_______________________

Clarifications
(since I can't reply to every comment after this thread ballooned, I'm condensing the clarifications and answers to questions here so they don't get asked over and over).

- To see pictures of my setup, go to my coop page, linked under my profile picture

- I am only talking about the run, the coop is fine (fully roofed and moved farther out so it complies with zoning)

- I was here first; coop had been built when neighbor moved in but no run or chickens yet. I talked to him and he was fine with it, watched me build the run, accepted offer of eggs and small talk, never said a thing against it until after it was built. Started complaining before there were chickens there yet. Suddenly he was against the idea of chickens, not anything in particular that they did, looked, or smelled like, because they weren't there yet.

- There is no problem with the chickens themselves, as verified by multiple inspections from the town's Health Department. No smells, noise, roosters or anything else from his complaints that can be justified.

- I tried being nice first, offered eggs once they start laying, offered compromises, problem solving, modified the run over and over to address specific complaints, but nothing was ever enough because he just didn't want them there. Being nice accomplished nothing - he perceives kindness as weakness and gets even bolder, so it backfired.

- The town's building commissioner said I can't cover the run with anything other than wire. So no tarps, plexiglass, canvas, shade cloth etc. He said that the run is too close to the property line for a roofed structure, but if it has an open top, then it's in a different category (pen) and would be okay where it is.

- The "letter of the law" isn't specific enough to cover this kind of structure. The run is in a gray area, and it's up to the commissioner's interpretation to decide how to apply the law. He's trying to work with me and suggest how to modify it so I can keep it where it is (no roof). Which is still better than telling me to get rid of it, which he could've done but didn't. I'm still pissed that he okayed it before it was built, but oh well... I'm trying to look on the bright side here.

- I tried applying for a variance. It was denied (because there are objecting neighbors - a variance requires consent from abutting neighbors). It did buy me 4 months of time though - 4 months of having that nice roof 😁

- I can't just move everything. My yard is not that big, and there are things in the way - large raised garden, fences, garage, and part of the property is on a steep slope. I would need to rebuild it anew very far out, in the middle of the only open part of the yard where my kids play... So I need to find a way to keep it where it is.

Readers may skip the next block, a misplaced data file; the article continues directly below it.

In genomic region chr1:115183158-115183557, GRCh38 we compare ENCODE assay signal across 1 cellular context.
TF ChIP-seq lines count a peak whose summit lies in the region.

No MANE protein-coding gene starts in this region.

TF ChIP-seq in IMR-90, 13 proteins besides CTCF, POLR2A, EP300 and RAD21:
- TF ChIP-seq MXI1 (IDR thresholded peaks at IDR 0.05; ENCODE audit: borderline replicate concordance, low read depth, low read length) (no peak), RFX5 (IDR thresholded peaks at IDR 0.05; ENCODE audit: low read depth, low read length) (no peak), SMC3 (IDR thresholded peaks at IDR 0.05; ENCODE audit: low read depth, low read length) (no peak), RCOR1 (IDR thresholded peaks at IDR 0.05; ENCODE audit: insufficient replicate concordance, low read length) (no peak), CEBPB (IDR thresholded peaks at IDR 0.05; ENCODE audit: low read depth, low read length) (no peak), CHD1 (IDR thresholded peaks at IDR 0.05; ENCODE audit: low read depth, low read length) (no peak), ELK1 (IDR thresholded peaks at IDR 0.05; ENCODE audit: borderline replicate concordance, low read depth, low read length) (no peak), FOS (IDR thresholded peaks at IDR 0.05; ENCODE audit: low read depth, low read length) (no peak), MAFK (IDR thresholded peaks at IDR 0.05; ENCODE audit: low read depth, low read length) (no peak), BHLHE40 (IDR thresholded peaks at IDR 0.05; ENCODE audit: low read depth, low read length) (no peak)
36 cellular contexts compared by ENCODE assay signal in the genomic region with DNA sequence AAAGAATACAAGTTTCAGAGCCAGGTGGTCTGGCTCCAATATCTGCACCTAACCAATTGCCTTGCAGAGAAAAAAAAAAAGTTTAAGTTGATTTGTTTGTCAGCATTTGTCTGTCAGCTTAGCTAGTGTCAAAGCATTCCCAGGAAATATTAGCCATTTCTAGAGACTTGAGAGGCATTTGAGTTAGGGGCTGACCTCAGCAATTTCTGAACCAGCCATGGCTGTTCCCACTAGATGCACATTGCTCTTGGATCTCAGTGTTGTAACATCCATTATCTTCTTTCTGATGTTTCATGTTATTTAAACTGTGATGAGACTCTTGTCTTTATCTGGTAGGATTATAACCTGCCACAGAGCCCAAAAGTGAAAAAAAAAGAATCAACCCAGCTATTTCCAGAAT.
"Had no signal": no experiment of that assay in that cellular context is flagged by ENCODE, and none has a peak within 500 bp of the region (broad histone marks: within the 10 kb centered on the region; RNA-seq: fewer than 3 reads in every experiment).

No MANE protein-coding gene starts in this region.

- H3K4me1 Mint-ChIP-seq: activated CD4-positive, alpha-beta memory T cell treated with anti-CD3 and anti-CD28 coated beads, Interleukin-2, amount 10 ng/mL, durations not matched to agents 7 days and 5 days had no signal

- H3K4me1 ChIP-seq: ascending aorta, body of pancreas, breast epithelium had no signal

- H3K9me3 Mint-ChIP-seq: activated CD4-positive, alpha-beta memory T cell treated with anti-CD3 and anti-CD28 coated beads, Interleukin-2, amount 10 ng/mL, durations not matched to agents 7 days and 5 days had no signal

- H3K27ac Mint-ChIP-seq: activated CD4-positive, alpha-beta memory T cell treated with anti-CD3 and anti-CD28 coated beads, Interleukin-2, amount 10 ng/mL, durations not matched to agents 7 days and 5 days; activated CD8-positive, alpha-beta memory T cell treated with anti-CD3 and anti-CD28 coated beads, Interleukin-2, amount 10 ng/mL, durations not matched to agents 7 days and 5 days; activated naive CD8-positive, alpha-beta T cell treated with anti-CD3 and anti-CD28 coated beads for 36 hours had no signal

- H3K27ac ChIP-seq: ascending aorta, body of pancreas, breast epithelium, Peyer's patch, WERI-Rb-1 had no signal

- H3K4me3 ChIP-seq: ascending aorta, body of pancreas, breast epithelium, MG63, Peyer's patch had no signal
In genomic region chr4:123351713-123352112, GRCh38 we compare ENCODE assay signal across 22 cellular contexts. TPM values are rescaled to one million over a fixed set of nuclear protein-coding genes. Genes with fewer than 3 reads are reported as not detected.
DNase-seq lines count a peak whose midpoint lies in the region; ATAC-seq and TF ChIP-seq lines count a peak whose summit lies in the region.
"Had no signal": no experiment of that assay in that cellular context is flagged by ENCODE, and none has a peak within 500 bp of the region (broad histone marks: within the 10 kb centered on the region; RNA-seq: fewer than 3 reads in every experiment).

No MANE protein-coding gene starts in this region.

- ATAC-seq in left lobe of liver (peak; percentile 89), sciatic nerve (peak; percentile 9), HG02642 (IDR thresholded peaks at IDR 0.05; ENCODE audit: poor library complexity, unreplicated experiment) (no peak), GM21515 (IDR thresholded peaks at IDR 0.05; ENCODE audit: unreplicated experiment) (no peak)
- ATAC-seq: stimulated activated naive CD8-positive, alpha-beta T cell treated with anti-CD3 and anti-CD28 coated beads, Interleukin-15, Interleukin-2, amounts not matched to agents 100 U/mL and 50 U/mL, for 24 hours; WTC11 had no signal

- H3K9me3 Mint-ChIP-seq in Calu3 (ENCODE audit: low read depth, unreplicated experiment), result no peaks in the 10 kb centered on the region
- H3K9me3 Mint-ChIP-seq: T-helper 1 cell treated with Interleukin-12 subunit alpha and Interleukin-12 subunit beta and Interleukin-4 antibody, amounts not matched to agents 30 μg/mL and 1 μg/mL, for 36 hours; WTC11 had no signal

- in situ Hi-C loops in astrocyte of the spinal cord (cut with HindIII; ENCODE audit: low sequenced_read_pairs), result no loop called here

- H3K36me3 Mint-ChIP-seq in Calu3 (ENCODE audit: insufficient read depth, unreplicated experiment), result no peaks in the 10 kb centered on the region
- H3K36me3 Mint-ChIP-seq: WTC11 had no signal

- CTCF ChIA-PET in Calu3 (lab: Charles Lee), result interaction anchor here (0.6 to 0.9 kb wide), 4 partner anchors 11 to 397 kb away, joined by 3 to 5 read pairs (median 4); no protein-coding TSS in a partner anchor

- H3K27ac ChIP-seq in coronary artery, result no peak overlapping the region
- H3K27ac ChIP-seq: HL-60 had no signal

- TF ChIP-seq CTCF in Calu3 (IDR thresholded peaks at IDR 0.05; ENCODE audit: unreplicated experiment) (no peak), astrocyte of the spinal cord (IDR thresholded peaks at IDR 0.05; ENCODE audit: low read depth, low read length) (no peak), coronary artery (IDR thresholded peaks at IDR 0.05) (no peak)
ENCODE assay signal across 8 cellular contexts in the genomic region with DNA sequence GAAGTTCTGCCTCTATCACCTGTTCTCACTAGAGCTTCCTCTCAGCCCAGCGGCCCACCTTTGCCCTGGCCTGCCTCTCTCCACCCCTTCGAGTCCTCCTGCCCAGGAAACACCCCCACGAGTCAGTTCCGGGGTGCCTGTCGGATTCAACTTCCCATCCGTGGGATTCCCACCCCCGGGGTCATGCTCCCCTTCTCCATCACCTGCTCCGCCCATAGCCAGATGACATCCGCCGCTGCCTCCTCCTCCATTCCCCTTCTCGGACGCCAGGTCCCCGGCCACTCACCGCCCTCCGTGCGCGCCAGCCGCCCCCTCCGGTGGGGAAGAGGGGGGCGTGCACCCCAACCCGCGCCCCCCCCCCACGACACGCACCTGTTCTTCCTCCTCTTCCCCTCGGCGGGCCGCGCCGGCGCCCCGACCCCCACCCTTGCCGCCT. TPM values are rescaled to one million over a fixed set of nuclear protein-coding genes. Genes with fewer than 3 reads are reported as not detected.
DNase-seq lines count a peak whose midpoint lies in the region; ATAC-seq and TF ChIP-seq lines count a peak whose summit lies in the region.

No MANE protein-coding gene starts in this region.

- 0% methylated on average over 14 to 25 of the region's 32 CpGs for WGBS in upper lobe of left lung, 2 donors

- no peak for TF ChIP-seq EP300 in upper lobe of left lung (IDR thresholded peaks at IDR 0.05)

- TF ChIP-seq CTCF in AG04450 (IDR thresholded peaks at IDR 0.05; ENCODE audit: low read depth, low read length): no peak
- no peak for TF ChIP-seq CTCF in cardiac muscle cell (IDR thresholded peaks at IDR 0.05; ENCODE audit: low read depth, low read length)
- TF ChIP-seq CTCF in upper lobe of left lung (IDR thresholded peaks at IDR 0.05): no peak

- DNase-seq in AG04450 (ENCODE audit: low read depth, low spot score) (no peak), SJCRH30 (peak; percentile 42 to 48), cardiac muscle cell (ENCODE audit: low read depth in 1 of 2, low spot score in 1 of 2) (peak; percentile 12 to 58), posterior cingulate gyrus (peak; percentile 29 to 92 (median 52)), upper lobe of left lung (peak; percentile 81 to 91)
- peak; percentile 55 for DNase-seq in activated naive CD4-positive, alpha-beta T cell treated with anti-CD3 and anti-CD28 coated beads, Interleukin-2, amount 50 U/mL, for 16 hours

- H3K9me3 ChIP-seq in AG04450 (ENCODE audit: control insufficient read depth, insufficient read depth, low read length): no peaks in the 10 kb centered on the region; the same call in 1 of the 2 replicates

[/QUOTE
In an unfortunate turn of events, I'll have to take the roof off of my run, because the town is counting the roofed run as a "building" and applying the building zoning code to it, and, as a building, it's too close to the property line :( (nevermind that I asked permission to build it as such in that location and got the okay from the two town officials in charge of this... :rant). So, we are where we are, and I need to take the roof off. I have two questions.

First - can I replace the roof with this welded wire mesh:

View attachment 2380000

It's 2x3 inches and 16 ga. I know the spacing is too wide to stop everything, but this will only be over the top in place of a roof, and the chickens will be locked in the coop at night... I'm doing this balancing act between the town saying it can't be "covered" on top (definition of "covered" being stretchy and up to interpretation here), and my chickens being safe. Wider mesh makes it look less "covered". I know there are no clear answers, and dense HC is the best, but still... Given my situation, what do you think the risk is? I live in the suburbs and while we do have some animals, it's not teeming with wildlife.

And my second question. I'm sad to see the roof go because it kept the run dry. My chickens have never known precipitation, and probably won't be happy with the roof gone :lol: I still want to give them something overhead so they can use the yard in rainy/snowy weather, but I can't put anything on the roof. So I had this idea and bought two large patio umbrellas :lol: Nobody regulates those, so I can just put them in the run under the overhead mesh. They are square shape, so I can put one against the side of the coop flush with the wall, and give them a dry area to walk out onto when exiting the coop. And I'll put the other one in the opposite corner over their run perches, so they can have another dry area to hang out in. Patio umbrellas are meant for the outdoors so I'm hoping they'll do the job and be okay outside, though I've never had one myself and don't know how well they do in wind/rain/snow. That's where I'll appreciate your input. The run is pretty sheltered in a corner of the yard, with a 5' tall retaining wall 8 feet away on one side, and a 6' tall privacy fence on the other side of that corner (west and north respectively). For the winter, I'll put plastic (shower curtains) along the sides of the run on the south and east as well. So it will be pretty sheltered on all sides, with not a lot of wind blowing through. I'll anchor the umbrellas as well (one against the coop wall, and the other against the run wall). And I'll tilt them so they shed rain/snow better. Would that be enough? We don't get a lot of snow anymore. Every few years I'll have to take the snow blower out, the rest of the years there isn't enough to justify it.